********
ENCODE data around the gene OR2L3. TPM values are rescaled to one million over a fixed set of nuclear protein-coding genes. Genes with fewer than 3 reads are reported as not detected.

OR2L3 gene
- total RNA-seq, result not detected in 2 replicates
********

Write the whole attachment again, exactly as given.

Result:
ENCODE data around the gene OR2L3. TPM values are rescaled to one million over a fixed set of nuclear protein-coding genes. Genes with fewer than 3 reads are reported as not detected.

OR2L3 gene
- total RNA-seq, result not detected in 2 replicates